Steven Erikson- Malazan Book of the Fallen

Raymond E. Feist- The Riftwar Saga

Terry Goodkind- The Sword of Truth series

Dorian Hart- The Heroes of Spira series

Robin Hobb- The Farseer trilogy

Robert Jordan- The Wheel of Time series

S. Kaeth- Children of the Nexus series

Katherine Kerr- Deverry series

Marcus Lee- The Gifted and the Cursed series

Anne McCaffrey- The Dragonriders of Pern

Roland O’Leary- The Hand of Fire

Thomas Howard Riley- We Break Immortals

Patrick Rothfuss- The Kingkiller Chronicles

Sean Russell- The Swan’s War series

Brandon Sanderson- The Stormlight Archive

Scott Lynch- The Gentleman Bastards series

Jeffrey Speight- Paladin Unbound

M.L. Spencer- Rivenworld series

Andrea Stewart- The Drowning Empire series

J.R.R. Tolkien- The Lord of the Rings

LA Wasielewski- The Alchemist Trilogy

Margaret Weis and Tracy Hickman- The Dragonlance Chronicles

Jeff Wheeler- The Dawning of Muirwood series

T.H. White- The Once and Future King

Tad Williams- Memory, Sorrow, and Thorn series

Coby Zucker- Nomads of the Sea

Fantasy Focus: Grimdark Wrap-Up

Banner Credit: Beth Tabler

This year, I want to talk about some of the many types of fantasy you can find (I have a post about fantasy subgenres which can be found here). I think when people hear “fantasy”, their mind immediately goes to serious epics with swords, magic, and dragons. While I happen to love all of those things, there are many ways to tell a story. This week’s focus has been on grimdark, that subgenre with morally complicated characters and often gritty worlds.

Below is a (far from complete) list of grimdark authors worth reading. I’ve also collected the guest posts from throughout the week, in case there are any that have been missed. I’m grateful to all the writers who were kind enough to share their opinions during this week!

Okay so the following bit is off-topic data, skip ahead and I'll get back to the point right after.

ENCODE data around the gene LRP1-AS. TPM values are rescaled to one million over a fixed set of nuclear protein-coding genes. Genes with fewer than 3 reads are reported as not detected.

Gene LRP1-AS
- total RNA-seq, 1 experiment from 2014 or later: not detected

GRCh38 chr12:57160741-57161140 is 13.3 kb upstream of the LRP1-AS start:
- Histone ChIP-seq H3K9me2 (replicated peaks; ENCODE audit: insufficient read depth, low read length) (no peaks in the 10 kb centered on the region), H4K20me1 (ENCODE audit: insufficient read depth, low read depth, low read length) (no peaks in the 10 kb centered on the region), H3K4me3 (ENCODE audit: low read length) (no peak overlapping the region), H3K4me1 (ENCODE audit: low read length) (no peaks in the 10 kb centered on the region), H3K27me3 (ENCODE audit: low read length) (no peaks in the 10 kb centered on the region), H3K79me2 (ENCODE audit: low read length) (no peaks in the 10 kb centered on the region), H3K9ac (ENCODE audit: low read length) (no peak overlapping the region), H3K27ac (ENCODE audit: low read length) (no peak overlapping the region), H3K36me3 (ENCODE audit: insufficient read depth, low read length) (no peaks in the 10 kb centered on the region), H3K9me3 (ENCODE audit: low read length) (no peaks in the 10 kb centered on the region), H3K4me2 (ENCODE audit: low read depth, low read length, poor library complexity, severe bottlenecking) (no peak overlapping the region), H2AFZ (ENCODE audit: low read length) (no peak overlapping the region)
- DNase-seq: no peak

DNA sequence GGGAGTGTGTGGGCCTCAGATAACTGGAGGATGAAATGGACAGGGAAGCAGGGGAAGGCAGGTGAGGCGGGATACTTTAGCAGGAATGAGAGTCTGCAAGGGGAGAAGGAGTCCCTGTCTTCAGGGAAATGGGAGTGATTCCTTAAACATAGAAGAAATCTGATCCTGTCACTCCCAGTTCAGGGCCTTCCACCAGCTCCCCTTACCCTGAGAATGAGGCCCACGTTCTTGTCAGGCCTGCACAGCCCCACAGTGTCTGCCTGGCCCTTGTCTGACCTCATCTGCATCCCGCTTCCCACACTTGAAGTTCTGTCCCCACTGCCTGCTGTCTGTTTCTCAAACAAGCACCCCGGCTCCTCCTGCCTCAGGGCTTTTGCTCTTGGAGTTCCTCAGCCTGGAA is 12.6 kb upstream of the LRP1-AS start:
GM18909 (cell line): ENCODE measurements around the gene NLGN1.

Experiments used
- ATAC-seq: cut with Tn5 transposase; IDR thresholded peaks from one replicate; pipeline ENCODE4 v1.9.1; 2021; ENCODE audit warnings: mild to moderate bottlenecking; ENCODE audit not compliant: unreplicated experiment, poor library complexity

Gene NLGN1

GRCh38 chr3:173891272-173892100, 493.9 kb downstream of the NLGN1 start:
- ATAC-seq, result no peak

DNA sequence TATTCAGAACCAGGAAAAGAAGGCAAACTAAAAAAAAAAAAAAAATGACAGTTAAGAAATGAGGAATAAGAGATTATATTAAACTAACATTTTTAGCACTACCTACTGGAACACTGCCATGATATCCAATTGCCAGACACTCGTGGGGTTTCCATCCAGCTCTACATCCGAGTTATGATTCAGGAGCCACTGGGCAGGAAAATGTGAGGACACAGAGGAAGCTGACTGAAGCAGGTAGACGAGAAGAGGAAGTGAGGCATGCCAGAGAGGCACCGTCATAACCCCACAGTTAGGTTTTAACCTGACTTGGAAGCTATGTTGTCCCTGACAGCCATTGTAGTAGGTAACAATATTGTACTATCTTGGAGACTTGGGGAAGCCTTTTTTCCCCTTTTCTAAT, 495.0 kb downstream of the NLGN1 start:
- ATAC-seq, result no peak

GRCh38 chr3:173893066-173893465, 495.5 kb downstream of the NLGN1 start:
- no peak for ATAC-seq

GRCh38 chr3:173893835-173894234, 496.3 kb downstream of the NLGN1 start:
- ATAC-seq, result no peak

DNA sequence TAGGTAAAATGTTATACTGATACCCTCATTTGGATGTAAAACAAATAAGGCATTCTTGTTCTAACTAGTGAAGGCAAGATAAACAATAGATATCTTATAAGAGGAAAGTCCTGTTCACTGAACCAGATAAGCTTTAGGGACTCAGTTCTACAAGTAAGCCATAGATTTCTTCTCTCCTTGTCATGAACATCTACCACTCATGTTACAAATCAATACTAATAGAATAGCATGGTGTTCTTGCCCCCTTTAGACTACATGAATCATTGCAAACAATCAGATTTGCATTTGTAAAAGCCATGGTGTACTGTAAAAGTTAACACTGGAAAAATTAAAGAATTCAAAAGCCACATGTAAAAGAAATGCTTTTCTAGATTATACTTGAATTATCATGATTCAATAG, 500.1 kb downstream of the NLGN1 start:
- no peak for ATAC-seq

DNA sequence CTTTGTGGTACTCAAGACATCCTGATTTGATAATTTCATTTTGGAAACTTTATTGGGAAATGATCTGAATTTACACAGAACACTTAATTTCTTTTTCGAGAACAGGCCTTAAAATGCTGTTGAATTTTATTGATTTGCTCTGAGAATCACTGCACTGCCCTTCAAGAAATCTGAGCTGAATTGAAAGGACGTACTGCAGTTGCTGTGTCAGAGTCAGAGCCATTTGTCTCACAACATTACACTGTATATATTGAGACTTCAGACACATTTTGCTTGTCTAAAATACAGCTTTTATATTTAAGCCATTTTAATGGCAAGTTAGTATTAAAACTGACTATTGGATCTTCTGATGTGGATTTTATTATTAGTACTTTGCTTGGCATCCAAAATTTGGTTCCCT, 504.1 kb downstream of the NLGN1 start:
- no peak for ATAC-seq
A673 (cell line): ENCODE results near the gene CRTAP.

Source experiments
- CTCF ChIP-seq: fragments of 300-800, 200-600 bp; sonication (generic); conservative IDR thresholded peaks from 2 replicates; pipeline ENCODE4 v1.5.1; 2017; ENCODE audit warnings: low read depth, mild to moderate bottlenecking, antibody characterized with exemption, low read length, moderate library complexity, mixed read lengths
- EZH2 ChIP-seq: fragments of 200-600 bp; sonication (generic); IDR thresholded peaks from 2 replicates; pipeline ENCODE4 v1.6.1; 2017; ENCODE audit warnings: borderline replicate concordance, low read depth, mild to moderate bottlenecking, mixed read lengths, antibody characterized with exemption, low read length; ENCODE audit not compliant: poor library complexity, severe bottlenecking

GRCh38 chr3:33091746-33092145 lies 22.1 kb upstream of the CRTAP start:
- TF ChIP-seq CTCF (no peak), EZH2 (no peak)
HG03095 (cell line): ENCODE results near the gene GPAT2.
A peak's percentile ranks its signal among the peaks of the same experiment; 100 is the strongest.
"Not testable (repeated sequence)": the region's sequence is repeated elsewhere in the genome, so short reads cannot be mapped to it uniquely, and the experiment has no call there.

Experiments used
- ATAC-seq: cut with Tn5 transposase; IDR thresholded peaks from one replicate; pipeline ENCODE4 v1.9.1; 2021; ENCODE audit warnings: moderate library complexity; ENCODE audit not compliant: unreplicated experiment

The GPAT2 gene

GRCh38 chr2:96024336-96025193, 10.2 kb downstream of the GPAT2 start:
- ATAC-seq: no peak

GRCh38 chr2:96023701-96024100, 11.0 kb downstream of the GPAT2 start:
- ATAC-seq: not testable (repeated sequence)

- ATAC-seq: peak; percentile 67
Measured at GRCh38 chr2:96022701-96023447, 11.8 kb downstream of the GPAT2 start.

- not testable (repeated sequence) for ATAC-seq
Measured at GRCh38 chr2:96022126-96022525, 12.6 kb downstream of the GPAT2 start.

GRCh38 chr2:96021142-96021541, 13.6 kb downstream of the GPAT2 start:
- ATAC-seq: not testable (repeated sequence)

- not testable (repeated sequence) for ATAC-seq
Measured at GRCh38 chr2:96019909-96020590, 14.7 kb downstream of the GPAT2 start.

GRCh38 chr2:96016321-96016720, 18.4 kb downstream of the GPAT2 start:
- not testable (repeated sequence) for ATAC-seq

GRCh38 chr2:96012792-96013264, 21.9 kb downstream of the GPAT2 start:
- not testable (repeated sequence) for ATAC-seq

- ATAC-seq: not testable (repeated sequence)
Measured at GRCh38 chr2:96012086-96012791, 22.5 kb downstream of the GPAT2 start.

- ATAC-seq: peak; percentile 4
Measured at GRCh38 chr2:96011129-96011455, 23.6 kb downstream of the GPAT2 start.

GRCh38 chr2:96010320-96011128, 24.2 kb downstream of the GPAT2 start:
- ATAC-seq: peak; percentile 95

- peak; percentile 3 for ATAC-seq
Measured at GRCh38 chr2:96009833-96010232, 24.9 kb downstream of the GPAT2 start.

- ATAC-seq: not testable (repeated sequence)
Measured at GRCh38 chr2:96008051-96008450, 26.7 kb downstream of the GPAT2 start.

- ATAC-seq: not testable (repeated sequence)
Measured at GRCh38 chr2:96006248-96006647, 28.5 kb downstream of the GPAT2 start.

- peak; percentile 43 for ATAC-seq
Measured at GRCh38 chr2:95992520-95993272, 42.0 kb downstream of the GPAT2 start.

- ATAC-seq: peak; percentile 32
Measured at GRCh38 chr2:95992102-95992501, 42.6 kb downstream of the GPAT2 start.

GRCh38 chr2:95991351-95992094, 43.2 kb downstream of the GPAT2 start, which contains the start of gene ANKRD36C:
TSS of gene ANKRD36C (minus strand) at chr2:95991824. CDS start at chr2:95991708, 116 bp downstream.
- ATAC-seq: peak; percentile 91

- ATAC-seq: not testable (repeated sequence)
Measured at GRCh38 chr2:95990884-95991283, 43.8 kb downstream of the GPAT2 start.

Guest Posts:

Fantasy Focus: Grimdark Featuring Holly Tinsley

Fantasy Focus: Grimdark Featuring Rob J. Hayes

Fantasy Focus: Grimdark Featuring Krystle Matar

Fantasy Focus: Grimdark Featuring Luke Tarzian

Fantasy Focus: Grimdark Featuring M.L. Spencer

Fantasy Focus: Grimdark Featuring Beth Tabler

Author suggestions:

Joe Abercrombie- First Law series

Alicia Wanstall Burke- Blood of Heirs

Sarah Chorn- Seraphina’s Lament

Glen Cook- Chronicles of the Black Company series

Steven Erikson- Gardens of the Moon

Michael R. Fletcher- Smoke and Stone

C.S. Friedman- The Coldfire trilogy

Ben Galley- Chasing Graves

Rob J. Hayes- The Ties that Bind series

R.F. Kuang- The Poppy War

Mark Lawrence- The Broken Empire series

Ulff Lehman- Light in the Dark series

Scott Lynch- Gentleman Bastard series

Devin Madson- The Reborn Empire series

George R.R. Martin- A Song of Ice and Fire

Krystle Matar- Legacy of the Brightwash

Alex Mead- Unstoppable Shadow

Richard Nell- Ash and Sand series

Mike Shel- Iconoclasts trilogy

Anna Smith Spark- Empires of Dust series

Clayton Snyder- River of Thieves

ML Spencer- The Chaos Cycle

Luke Tarzian- Adjacent Monsters series

Holly Tinsley- We Men of Ash and Shadow

Brent Weeks- The Way of Shadows

Fantasy Focus: Grimdark

Banner credit: Beth Tabler

This year, I want to talk about some of the many types of fantasy you can find (I have a post about fantasy subgenres which can be found here). I think when people hear “fantasy”, their mind immediately goes to serious epics with swords, magic, and dragons. While I happen to love all of those things, there are many ways to tell a story. This week’s focus is on grimdark that subgenre with morally complicated characters and often gritty worlds.